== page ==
18. What a great commentary on how focused we need to be in coming to the Father with things and how easily it is to get focused on what’s on the other side of the fence (maybe that’s inherent to our human nature as well?). God’s love and mercy is the answer to all things. Thanks for sharing.

  19. You have much more patience with your amorous bull than I have with my horses. They aren’t attempting to get out of the pasture to mate, but seem to get themselves into trouble on a regular basis. You’ve reminded me that they are doing what God created them to do–I shouldn’t expect them to behave like anything except horses! Thanks for the reminder to be patient and wait for God’s timing to work in my life. Your wisdom and inspiration is always helpful to me, my friend.

    1. Thank you Ms. Katherine. Not sure that it’s patience as much as surrender. Am learning to accept that nature reacts the way God intended it to act. My buddy Mavric the bull is not a human like I am. He does not apply logic and reasoning as we do my friend. When he’s hungry, he eats. When he’s tired, he rests. When he’s “in the mood”, well, he just is. 🙂 There are times when I long for a more simple life; one without so man decisions and so much thinking. Then again, I realize God didn’t make me to be a dog, donkey, or bull. He made me to be their caretaker; and to be a more reasoned witness to His glory. I won’t say better than the rest of His natural world, as He uses it/them to bring me close to Him. Yet, my intelligence (what little there is) is what moves me more distant to God than the animals. They live in His world, we are wont to rise above it. God’s blessings my friend.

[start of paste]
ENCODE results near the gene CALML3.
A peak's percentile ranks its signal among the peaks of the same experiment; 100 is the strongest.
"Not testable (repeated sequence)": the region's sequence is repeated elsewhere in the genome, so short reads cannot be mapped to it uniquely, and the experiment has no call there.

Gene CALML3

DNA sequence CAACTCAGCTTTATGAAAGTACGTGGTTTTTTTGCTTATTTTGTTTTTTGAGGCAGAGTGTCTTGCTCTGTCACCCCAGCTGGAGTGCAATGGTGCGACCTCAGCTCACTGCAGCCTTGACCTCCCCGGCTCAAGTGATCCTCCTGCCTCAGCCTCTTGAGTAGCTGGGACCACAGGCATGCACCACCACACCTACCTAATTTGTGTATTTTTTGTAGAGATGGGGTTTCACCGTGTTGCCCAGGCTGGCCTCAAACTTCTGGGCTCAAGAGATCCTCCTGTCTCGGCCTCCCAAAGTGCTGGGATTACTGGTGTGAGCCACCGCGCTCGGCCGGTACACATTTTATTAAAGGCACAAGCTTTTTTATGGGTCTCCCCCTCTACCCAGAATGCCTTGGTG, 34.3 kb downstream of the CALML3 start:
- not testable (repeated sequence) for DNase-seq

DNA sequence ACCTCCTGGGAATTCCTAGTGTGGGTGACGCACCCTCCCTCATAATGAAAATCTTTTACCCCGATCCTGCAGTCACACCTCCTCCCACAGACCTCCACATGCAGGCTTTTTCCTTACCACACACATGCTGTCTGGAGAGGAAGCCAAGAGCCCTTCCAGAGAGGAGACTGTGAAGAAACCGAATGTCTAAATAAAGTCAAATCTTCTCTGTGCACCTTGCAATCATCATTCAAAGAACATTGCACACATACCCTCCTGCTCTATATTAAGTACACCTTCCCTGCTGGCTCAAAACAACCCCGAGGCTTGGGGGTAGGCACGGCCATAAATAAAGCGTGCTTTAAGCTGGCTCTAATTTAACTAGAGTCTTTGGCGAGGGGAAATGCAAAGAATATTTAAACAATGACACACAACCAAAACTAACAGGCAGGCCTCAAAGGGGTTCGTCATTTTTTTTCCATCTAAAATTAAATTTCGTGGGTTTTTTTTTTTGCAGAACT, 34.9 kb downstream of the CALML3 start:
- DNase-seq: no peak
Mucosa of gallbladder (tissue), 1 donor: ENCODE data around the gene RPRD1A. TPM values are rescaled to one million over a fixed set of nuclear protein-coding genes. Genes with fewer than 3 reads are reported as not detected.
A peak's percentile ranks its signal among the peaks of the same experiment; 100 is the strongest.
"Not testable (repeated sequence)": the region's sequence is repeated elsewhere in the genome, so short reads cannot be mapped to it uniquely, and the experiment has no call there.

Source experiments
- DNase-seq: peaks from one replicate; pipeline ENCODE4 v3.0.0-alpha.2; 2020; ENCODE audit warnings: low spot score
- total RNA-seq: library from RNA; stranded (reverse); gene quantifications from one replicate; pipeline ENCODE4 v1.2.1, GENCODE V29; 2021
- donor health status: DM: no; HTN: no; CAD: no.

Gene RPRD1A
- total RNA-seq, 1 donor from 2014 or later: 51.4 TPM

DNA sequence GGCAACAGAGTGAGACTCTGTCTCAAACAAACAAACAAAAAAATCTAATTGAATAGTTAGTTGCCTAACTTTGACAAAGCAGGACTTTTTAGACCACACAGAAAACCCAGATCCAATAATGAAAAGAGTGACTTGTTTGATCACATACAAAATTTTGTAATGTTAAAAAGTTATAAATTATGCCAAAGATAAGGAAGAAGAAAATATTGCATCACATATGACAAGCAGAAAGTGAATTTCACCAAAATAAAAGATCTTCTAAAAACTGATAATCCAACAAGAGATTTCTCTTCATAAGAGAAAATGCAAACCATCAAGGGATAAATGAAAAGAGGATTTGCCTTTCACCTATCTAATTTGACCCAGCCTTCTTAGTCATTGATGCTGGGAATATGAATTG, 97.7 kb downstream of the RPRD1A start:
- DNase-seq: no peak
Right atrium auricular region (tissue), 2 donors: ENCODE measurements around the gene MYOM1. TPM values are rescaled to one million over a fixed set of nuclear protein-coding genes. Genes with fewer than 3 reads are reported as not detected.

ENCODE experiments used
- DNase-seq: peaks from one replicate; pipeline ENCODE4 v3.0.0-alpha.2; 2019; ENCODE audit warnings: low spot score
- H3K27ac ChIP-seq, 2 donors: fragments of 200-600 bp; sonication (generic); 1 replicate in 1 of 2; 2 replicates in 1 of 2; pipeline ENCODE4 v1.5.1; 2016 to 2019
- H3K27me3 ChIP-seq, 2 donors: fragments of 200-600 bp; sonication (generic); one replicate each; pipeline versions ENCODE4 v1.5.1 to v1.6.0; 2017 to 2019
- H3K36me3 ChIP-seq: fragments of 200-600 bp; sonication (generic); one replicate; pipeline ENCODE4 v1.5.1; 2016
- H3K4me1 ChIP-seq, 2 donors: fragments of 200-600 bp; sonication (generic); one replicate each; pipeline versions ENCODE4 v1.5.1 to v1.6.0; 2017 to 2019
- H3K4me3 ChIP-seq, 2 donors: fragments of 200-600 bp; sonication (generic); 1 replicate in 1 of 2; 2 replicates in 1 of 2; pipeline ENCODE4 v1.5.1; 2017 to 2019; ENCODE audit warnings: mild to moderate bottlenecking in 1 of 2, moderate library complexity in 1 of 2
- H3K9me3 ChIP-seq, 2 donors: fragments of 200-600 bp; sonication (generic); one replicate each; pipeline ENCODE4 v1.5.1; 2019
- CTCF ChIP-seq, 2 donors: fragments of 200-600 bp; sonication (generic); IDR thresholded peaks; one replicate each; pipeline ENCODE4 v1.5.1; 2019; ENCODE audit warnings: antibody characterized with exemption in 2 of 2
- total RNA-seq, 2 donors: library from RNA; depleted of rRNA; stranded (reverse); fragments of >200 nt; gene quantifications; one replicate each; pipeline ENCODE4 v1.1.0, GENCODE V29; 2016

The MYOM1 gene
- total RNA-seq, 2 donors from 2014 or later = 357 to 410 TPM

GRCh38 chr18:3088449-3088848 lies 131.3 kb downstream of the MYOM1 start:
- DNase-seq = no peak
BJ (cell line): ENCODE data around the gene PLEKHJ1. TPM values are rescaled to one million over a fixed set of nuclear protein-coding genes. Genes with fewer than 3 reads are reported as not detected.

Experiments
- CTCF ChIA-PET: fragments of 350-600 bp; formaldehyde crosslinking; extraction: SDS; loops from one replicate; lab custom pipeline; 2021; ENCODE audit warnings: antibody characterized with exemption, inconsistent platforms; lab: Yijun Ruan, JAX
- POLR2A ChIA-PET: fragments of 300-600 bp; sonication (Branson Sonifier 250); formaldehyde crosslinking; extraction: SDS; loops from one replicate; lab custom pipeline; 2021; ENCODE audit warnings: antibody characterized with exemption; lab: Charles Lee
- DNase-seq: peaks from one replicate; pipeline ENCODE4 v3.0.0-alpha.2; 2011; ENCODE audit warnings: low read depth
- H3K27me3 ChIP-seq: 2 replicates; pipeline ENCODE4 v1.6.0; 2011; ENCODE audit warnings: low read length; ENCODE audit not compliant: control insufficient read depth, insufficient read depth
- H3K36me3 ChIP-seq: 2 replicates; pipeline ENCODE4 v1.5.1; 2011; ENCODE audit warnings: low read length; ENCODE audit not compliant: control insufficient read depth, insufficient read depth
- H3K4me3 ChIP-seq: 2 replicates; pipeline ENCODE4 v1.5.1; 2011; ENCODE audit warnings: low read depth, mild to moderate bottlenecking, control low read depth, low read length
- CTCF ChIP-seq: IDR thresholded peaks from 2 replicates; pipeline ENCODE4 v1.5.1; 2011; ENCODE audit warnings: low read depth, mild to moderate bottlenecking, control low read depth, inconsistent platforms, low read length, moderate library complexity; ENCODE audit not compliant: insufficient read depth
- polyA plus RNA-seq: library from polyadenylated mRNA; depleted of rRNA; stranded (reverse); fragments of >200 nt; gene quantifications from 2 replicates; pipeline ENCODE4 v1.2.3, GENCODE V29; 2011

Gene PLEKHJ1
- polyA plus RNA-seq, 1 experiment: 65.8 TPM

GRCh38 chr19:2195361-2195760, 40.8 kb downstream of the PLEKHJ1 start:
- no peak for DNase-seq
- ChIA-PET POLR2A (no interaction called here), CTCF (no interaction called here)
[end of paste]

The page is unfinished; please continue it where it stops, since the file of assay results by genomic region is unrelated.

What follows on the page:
20. There are times when I must remind myself that prayer is not always about me! The “prayerful plea,” as you say, restores the humility I never want to lose by asking God for wants, needs, and healings. Though we may live full and useful lives in service to Him, we are still unworthy of His love, kindness, and mercy yet He continuously pours it out.

    1. Amen Ms. Karen. I’m learning that sometimes, my most fervent prayers are “about me.” As you said, not about wants and desires, but about change. I think I pray hardest for God to change me; to help me become more like His Son. I hope that doesn’t sound selfish, but I want to be more effective in this life and more useful to God in the next if that makes any sense ma’am. God’s blessings.

  21. J. D., the connections you make to Scripture from ranch observations are always fun to read and insightful. The thought that touched me was this: “Through His divine mercy, He helps me to let go of this world as I strive to move further into His.” Thank you for encouraging words along with a challenge to diligently seek Him.

    1. I’m always grateful when I read an account of how something I wrote touches someone else Ms. Jeannie. It helps affirm that I am following God’s guidance in my writing. Hope that makes sense ma’am. God’s blessings; and thank you for all your encouragement and kind support.

  22. “You can only do this when you humble yourself to His sovereignty and majesty. While I am a child of God, I must remember that I am His servant and must always approach Him as such.”

    I appreciated this reminder. Thank you again J.D.

  23. J.D. I enjoyed reading about your patience with Mavric! And I agree, when God moves in our hearts, we must stop and respond then. Thank you for this colorful illustration.

  24. The distractions constantly calling for our attention can make it hard for us to get serious in our prayers. It’s way too easy to allow prayer to be routine. It can never be routine to address the Creator-God of the universe. Wonderful reminders here, J.D.

    1. Thank you Ms. Nancy. I think we all tend to fall into a “routine” now and again. I’m learning that when I’m troubled, it’s time for me to hit my knees and cry out for God’s guidance in those times.